Mike Ehinger was born in Fort Wayne, Indiana, October 20th, 1942, and lived there until high school graduation in 1960. His interest in muzzleloaders began at about age 13 or 14, when he bought a nice little original 31 Caliber half stock percussion rifle from a local gun shop. From that time on, it was all about muzzleloaders.
Right after high school graduation Mike enlisted in the army, and after basic training at Fort Leonard Wood in Missouri and AIT at Fort Benning, Georgia, he was assigned to the 82nd Airborne Division at Fort Bragg, North Carolina. He was discharged in July of 1963.
While stationed at Fort Bragg, he met and married his wife, Becky, and upon discharge in 1963, we, along with the first of our three children, moved back to Fort Wayne.
After two colder and snowier winters than average, we decided warmer was better, and moved back to Stedman, North Carolina, and have lived happily here ever since.
Two years in Fort Wayne were factory work, and after moving back to North Carolina, he did carpenter work for fifteen years or so, all along trying to learn to build a muzzleloader he could be proud of — more of a hobby than anything else.
After the 17 or 18 years thinking about it, he decided one day, since you only go around once, why not do what you really want to do and quit taking carpenter jobs and became a full time “muzzleloading gunmaker.”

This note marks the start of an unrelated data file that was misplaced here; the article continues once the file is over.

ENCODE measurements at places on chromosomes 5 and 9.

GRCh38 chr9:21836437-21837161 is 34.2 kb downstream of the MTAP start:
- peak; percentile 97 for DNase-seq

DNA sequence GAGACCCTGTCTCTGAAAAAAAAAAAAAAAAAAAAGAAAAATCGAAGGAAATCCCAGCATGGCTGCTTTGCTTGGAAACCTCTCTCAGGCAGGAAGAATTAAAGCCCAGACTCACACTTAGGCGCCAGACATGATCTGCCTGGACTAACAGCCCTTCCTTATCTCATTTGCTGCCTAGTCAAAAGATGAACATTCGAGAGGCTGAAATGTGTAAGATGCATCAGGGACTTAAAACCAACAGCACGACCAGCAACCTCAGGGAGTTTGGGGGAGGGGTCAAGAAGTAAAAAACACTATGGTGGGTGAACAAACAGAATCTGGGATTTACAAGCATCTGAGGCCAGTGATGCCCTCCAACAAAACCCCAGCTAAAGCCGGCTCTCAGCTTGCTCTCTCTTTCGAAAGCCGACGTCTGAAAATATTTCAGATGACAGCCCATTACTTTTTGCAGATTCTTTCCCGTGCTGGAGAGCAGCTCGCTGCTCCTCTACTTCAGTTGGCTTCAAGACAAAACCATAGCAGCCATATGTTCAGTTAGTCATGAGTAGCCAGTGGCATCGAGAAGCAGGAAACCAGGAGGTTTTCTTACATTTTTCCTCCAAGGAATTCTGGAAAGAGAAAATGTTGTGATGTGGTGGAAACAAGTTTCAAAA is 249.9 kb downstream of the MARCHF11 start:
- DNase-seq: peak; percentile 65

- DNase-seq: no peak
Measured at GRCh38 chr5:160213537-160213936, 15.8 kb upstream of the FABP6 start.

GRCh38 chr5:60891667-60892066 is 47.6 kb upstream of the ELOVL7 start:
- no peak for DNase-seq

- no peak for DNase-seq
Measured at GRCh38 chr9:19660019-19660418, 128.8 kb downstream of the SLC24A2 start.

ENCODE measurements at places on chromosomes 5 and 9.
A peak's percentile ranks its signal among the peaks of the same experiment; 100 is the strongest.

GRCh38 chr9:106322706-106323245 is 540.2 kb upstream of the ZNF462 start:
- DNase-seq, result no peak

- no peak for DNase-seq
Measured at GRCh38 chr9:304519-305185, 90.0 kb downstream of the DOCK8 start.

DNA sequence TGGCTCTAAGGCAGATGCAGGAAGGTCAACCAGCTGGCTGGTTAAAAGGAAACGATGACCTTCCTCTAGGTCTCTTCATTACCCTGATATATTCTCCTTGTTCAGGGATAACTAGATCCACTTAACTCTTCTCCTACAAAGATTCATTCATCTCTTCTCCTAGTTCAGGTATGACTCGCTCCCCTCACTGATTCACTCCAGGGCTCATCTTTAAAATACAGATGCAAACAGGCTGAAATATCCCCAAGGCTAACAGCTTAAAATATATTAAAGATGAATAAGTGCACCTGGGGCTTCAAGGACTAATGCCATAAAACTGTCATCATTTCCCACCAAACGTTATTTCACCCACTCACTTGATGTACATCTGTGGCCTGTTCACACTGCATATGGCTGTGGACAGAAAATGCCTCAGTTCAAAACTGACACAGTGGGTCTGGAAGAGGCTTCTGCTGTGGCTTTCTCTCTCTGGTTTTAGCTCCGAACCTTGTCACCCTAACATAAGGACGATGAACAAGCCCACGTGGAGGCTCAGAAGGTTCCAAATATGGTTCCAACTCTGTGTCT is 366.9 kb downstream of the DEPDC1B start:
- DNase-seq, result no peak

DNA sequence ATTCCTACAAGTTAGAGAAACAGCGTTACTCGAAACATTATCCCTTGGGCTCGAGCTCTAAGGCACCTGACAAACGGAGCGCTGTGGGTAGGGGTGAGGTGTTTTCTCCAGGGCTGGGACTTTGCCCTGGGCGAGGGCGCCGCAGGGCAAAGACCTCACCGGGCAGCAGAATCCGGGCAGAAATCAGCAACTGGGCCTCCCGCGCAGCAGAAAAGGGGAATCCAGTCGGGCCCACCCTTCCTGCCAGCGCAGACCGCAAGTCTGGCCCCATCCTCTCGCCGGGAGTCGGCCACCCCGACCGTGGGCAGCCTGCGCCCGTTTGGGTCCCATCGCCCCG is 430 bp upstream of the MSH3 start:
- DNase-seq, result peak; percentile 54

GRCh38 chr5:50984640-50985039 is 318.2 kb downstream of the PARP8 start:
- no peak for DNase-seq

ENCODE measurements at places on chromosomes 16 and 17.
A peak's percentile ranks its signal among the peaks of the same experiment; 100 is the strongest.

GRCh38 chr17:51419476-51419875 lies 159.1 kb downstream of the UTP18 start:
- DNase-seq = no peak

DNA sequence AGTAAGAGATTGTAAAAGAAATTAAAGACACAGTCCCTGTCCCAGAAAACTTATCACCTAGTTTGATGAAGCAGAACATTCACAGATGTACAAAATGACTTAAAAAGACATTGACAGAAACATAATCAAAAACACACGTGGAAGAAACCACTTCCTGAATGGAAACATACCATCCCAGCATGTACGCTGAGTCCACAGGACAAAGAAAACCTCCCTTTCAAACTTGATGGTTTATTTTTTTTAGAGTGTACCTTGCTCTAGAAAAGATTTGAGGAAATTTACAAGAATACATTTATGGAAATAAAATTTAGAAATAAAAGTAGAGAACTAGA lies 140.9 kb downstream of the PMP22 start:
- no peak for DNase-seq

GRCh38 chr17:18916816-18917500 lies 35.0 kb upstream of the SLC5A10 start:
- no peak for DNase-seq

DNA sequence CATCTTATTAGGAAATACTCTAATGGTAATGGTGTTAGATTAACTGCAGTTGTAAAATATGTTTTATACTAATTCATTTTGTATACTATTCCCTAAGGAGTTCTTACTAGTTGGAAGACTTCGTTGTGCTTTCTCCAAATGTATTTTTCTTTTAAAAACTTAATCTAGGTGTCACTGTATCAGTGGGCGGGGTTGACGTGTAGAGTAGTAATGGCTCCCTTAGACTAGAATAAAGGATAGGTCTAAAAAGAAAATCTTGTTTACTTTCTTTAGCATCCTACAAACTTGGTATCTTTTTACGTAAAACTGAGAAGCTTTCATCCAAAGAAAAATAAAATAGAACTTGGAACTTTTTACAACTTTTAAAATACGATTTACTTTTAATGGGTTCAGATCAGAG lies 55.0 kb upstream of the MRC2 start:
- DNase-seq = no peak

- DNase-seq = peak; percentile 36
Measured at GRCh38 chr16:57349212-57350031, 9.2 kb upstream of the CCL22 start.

His friend, Lewis Sanchez, had a gun shop in Fayetteville, North Carolina, and helped Mike a lot, since he too was building some muzzleloaders at that time. He had a booth at Friendship and introduced Mike to so many kindred spirits.
He and Lew went to an NRA convention together in Philadelphia about 1980 and stayed with Bob Roberts. Bob was a director of the NMLRA at that time and had set up and was running the NMLRA booth at the convention.
Mike had brought along three guns, built from scratch, and Bob insisted on displaying them at the booth, and after the convention was over, asked Lew and Mike to stay a couple more days so he could photograph the guns and write an article for the Muzzle Blast magazine.
One of the guns was an early French style flint double that he was really proud of, and the flint doubles were what he hoped to do more of. Then the article in The Book of Buckskinning III featuring some of his flint double work also was a big help in furthering his career.
Through access during restoration work along the way, Mike was able to handle and learn from all the good flint doubles with which he was trusted.
Lynton McKenzie was also a good friend who was always ready to loan pieces from his collection of great English guns to study or use as patterns.
All in all, Mike says it was a great time. He made a lot of good friends and enjoyed every day of the work and the people he met along the way. About two years ago, after 40 years of the gun work, he decided to stop taking work while I was still doing the quality of work that he expected of himself. He still spends most of every day in the shop, usually working on something he started years ago and left unfinished. Mike says that it is a hard habit to break. But he would like to do it all over again.